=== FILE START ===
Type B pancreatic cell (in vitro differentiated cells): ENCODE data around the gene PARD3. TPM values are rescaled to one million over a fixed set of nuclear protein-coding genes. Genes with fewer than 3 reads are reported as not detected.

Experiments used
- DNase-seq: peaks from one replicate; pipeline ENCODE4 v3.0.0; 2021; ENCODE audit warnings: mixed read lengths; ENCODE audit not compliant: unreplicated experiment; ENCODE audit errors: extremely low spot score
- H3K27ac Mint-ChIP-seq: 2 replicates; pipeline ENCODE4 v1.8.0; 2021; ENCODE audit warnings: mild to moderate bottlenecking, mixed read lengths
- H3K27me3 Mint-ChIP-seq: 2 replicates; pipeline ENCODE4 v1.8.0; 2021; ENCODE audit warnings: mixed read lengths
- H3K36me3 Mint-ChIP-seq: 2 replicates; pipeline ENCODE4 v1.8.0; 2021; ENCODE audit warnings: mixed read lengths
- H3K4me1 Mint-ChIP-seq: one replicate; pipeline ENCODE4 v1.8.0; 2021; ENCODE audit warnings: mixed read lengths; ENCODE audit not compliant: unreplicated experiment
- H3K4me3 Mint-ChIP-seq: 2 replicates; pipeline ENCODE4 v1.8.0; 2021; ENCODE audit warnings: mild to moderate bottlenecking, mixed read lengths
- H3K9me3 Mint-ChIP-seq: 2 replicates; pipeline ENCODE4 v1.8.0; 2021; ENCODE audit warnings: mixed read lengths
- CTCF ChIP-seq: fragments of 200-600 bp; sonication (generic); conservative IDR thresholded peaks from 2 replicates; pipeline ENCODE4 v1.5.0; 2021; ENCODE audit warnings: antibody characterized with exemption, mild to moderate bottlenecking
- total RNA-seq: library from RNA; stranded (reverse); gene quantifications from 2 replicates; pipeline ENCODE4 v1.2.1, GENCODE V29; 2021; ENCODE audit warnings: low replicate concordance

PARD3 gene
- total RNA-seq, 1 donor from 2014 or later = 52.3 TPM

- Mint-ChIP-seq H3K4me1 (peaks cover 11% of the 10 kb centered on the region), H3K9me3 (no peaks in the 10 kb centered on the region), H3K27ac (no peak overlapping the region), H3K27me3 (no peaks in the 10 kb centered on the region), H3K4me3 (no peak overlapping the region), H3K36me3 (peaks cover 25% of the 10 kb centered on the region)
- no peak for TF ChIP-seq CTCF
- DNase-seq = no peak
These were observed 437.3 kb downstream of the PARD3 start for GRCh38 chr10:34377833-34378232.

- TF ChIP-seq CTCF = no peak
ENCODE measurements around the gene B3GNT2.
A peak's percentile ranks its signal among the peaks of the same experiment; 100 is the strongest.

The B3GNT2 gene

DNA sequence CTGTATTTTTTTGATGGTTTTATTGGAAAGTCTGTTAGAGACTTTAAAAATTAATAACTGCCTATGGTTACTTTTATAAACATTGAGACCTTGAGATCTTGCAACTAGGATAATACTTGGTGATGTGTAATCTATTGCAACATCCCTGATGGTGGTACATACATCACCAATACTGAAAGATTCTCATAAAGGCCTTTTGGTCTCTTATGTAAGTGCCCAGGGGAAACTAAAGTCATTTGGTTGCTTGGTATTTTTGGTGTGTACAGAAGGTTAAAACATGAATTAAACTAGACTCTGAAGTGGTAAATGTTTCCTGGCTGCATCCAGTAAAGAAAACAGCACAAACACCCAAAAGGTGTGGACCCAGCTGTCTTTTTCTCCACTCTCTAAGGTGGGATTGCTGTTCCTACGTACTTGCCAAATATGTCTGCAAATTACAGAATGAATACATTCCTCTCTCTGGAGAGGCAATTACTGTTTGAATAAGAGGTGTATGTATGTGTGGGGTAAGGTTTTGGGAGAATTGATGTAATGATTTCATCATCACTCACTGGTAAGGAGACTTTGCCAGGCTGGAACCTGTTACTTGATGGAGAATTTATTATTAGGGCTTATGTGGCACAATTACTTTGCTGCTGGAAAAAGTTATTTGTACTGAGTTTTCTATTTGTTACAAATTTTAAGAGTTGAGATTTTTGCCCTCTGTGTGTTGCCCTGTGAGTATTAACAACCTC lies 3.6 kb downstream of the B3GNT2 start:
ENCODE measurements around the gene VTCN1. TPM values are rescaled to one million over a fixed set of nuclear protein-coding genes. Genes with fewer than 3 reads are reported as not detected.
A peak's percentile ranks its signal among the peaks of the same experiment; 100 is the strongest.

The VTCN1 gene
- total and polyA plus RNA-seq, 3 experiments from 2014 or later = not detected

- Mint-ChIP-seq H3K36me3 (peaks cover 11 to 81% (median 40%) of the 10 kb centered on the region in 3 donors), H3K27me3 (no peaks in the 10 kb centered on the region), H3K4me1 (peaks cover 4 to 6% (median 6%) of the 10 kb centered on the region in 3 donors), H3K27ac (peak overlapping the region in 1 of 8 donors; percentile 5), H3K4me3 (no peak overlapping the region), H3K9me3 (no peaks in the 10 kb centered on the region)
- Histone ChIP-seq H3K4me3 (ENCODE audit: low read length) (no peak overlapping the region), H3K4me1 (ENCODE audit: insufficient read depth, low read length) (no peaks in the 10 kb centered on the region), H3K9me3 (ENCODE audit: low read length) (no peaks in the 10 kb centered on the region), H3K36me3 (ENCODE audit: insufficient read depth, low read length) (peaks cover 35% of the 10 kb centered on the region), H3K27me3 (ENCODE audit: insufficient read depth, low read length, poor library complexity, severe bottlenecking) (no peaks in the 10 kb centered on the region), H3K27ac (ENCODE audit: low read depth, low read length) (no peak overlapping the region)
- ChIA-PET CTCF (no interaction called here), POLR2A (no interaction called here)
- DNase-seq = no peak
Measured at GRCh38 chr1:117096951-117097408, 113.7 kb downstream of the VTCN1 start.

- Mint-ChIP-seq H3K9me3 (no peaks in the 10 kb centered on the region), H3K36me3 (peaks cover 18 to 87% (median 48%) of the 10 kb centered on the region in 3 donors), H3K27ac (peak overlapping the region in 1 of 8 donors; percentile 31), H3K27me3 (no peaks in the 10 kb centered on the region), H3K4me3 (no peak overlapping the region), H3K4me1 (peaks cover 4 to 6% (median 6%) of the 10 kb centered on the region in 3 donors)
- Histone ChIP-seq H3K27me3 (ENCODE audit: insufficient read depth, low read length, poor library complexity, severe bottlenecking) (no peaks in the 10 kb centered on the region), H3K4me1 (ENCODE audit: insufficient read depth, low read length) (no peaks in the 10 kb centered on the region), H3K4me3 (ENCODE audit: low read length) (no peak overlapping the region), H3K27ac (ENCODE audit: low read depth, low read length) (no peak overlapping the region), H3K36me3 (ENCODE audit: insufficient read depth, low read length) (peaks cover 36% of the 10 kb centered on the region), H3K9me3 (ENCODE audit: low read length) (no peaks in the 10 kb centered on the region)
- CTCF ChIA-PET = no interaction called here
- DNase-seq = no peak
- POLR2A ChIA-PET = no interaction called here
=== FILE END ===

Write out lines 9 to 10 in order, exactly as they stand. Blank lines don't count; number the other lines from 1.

- H3K9me3 Mint-ChIP-seq: 2 replicates; pipeline ENCODE4 v1.8.0; 2021; ENCODE audit warnings: mixed read lengths
- CTCF ChIP-seq: fragments of 200-600 bp; sonication (generic); conservative IDR thresholded peaks from 2 replicates; pipeline ENCODE4 v1.5.0; 2021; ENCODE audit warnings: antibody characterized with exemption, mild to moderate bottlenecking